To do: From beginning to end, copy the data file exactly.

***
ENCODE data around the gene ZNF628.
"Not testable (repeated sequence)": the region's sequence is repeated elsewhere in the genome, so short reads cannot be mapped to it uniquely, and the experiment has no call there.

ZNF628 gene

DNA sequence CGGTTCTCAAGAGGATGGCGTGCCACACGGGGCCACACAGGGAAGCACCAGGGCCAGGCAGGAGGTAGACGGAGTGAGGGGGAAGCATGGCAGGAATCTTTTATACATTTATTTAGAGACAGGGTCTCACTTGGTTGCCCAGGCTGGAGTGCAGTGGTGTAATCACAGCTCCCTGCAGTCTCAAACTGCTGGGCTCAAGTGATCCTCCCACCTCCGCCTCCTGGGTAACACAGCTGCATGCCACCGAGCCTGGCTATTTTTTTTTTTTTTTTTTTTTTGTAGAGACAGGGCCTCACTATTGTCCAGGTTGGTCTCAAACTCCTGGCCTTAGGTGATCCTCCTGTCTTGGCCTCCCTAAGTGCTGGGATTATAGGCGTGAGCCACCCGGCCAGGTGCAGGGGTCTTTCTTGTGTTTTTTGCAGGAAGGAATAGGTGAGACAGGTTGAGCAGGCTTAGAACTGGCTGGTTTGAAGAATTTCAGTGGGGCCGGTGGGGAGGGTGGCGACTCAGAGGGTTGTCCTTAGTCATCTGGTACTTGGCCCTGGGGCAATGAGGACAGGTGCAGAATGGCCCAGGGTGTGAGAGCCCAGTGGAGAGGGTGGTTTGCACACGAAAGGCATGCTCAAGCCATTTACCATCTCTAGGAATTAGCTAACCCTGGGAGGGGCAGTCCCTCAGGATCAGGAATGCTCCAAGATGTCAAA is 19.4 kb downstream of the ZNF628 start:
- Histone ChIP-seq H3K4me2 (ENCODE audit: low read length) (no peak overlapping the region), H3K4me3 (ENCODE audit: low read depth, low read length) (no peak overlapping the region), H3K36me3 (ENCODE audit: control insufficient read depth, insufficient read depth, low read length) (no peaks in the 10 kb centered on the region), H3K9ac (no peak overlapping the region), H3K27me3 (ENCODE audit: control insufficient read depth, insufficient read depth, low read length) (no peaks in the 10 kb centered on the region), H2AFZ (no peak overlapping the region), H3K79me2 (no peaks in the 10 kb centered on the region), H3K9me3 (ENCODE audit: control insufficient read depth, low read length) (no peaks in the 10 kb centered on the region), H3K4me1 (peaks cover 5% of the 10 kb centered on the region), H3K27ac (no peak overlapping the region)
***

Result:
ENCODE data around the gene ZNF628.
"Not testable (repeated sequence)": the region's sequence is repeated elsewhere in the genome, so short reads cannot be mapped to it uniquely, and the experiment has no call there.

ZNF628 gene

DNA sequence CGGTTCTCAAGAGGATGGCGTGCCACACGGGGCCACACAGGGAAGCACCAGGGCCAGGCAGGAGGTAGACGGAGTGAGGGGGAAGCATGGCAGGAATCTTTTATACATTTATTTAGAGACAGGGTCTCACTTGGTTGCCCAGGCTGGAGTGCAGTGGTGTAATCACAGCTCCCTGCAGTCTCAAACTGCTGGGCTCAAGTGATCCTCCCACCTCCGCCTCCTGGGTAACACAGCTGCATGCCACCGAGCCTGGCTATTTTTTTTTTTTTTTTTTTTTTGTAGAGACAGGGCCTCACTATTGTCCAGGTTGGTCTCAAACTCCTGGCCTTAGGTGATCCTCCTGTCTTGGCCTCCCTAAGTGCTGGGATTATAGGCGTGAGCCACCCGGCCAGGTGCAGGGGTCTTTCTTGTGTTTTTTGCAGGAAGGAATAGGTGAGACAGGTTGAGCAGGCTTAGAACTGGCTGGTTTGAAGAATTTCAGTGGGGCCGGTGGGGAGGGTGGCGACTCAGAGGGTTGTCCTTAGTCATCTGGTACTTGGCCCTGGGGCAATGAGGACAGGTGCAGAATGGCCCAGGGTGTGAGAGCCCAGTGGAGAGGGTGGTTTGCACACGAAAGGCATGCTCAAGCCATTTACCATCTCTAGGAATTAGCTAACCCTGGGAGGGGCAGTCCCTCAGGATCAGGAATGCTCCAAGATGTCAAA is 19.4 kb downstream of the ZNF628 start:
- Histone ChIP-seq H3K4me2 (ENCODE audit: low read length) (no peak overlapping the region), H3K4me3 (ENCODE audit: low read depth, low read length) (no peak overlapping the region), H3K36me3 (ENCODE audit: control insufficient read depth, insufficient read depth, low read length) (no peaks in the 10 kb centered on the region), H3K9ac (no peak overlapping the region), H3K27me3 (ENCODE audit: control insufficient read depth, insufficient read depth, low read length) (no peaks in the 10 kb centered on the region), H2AFZ (no peak overlapping the region), H3K79me2 (no peaks in the 10 kb centered on the region), H3K9me3 (ENCODE audit: control insufficient read depth, low read length) (no peaks in the 10 kb centered on the region), H3K4me1 (peaks cover 5% of the 10 kb centered on the region), H3K27ac (no peak overlapping the region)